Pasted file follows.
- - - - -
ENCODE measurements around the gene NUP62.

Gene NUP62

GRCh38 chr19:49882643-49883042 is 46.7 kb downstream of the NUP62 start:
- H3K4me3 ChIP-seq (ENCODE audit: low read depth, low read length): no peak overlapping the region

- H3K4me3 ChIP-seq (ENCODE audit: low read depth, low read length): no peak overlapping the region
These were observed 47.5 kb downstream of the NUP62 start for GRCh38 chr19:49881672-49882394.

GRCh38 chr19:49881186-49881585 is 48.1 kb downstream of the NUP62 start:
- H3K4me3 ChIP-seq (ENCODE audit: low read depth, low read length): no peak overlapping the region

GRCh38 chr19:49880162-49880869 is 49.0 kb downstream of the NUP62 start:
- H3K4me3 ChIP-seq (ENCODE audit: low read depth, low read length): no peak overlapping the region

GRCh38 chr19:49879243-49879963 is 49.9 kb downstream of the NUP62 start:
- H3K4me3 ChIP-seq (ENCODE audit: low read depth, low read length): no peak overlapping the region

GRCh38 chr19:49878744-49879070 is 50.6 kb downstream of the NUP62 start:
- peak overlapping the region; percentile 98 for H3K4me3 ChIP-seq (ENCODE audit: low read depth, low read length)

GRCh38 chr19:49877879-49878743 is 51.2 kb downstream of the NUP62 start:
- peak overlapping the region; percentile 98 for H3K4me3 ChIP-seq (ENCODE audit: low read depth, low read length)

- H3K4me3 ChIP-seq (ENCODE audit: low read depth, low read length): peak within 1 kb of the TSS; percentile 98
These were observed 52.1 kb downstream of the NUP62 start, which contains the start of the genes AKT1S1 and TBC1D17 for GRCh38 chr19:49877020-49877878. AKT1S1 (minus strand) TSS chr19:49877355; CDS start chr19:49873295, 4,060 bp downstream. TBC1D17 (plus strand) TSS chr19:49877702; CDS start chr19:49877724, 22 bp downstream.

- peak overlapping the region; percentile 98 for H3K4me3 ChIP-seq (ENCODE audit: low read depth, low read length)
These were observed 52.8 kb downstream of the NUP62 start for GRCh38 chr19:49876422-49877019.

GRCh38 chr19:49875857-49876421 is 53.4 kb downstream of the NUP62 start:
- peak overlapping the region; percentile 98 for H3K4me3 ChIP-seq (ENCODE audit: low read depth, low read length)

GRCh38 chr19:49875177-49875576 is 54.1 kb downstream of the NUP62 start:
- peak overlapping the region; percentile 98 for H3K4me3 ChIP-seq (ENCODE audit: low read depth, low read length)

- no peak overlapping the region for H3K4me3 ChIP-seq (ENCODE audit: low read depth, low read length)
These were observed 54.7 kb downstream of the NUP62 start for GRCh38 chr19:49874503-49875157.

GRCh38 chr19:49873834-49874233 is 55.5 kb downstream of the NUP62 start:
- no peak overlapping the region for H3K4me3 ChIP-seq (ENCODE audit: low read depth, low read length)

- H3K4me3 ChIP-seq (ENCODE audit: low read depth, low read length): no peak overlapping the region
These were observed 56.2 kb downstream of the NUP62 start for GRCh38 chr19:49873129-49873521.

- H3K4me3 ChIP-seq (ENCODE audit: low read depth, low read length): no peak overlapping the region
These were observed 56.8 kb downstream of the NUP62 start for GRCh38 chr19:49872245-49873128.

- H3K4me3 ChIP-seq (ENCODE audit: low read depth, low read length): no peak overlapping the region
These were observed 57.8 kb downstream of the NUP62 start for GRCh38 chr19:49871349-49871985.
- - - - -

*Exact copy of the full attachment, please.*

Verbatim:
ENCODE measurements around the gene NUP62.

Gene NUP62

GRCh38 chr19:49882643-49883042 is 46.7 kb downstream of the NUP62 start:
- H3K4me3 ChIP-seq (ENCODE audit: low read depth, low read length): no peak overlapping the region

- H3K4me3 ChIP-seq (ENCODE audit: low read depth, low read length): no peak overlapping the region
These were observed 47.5 kb downstream of the NUP62 start for GRCh38 chr19:49881672-49882394.

GRCh38 chr19:49881186-49881585 is 48.1 kb downstream of the NUP62 start:
- H3K4me3 ChIP-seq (ENCODE audit: low read depth, low read length): no peak overlapping the region

GRCh38 chr19:49880162-49880869 is 49.0 kb downstream of the NUP62 start:
- H3K4me3 ChIP-seq (ENCODE audit: low read depth, low read length): no peak overlapping the region

GRCh38 chr19:49879243-49879963 is 49.9 kb downstream of the NUP62 start:
- H3K4me3 ChIP-seq (ENCODE audit: low read depth, low read length): no peak overlapping the region

GRCh38 chr19:49878744-49879070 is 50.6 kb downstream of the NUP62 start:
- peak overlapping the region; percentile 98 for H3K4me3 ChIP-seq (ENCODE audit: low read depth, low read length)

GRCh38 chr19:49877879-49878743 is 51.2 kb downstream of the NUP62 start:
- peak overlapping the region; percentile 98 for H3K4me3 ChIP-seq (ENCODE audit: low read depth, low read length)

- H3K4me3 ChIP-seq (ENCODE audit: low read depth, low read length): peak within 1 kb of the TSS; percentile 98
These were observed 52.1 kb downstream of the NUP62 start, which contains the start of the genes AKT1S1 and TBC1D17 for GRCh38 chr19:49877020-49877878. AKT1S1 (minus strand) TSS chr19:49877355; CDS start chr19:49873295, 4,060 bp downstream. TBC1D17 (plus strand) TSS chr19:49877702; CDS start chr19:49877724, 22 bp downstream.

- peak overlapping the region; percentile 98 for H3K4me3 ChIP-seq (ENCODE audit: low read depth, low read length)
These were observed 52.8 kb downstream of the NUP62 start for GRCh38 chr19:49876422-49877019.

GRCh38 chr19:49875857-49876421 is 53.4 kb downstream of the NUP62 start:
- peak overlapping the region; percentile 98 for H3K4me3 ChIP-seq (ENCODE audit: low read depth, low read length)

GRCh38 chr19:49875177-49875576 is 54.1 kb downstream of the NUP62 start:
- peak overlapping the region; percentile 98 for H3K4me3 ChIP-seq (ENCODE audit: low read depth, low read length)

- no peak overlapping the region for H3K4me3 ChIP-seq (ENCODE audit: low read depth, low read length)
These were observed 54.7 kb downstream of the NUP62 start for GRCh38 chr19:49874503-49875157.

GRCh38 chr19:49873834-49874233 is 55.5 kb downstream of the NUP62 start:
- no peak overlapping the region for H3K4me3 ChIP-seq (ENCODE audit: low read depth, low read length)

- H3K4me3 ChIP-seq (ENCODE audit: low read depth, low read length): no peak overlapping the region
These were observed 56.2 kb downstream of the NUP62 start for GRCh38 chr19:49873129-49873521.

- H3K4me3 ChIP-seq (ENCODE audit: low read depth, low read length): no peak overlapping the region
These were observed 56.8 kb downstream of the NUP62 start for GRCh38 chr19:49872245-49873128.

- H3K4me3 ChIP-seq (ENCODE audit: low read depth, low read length): no peak overlapping the region
These were observed 57.8 kb downstream of the NUP62 start for GRCh38 chr19:49871349-49871985.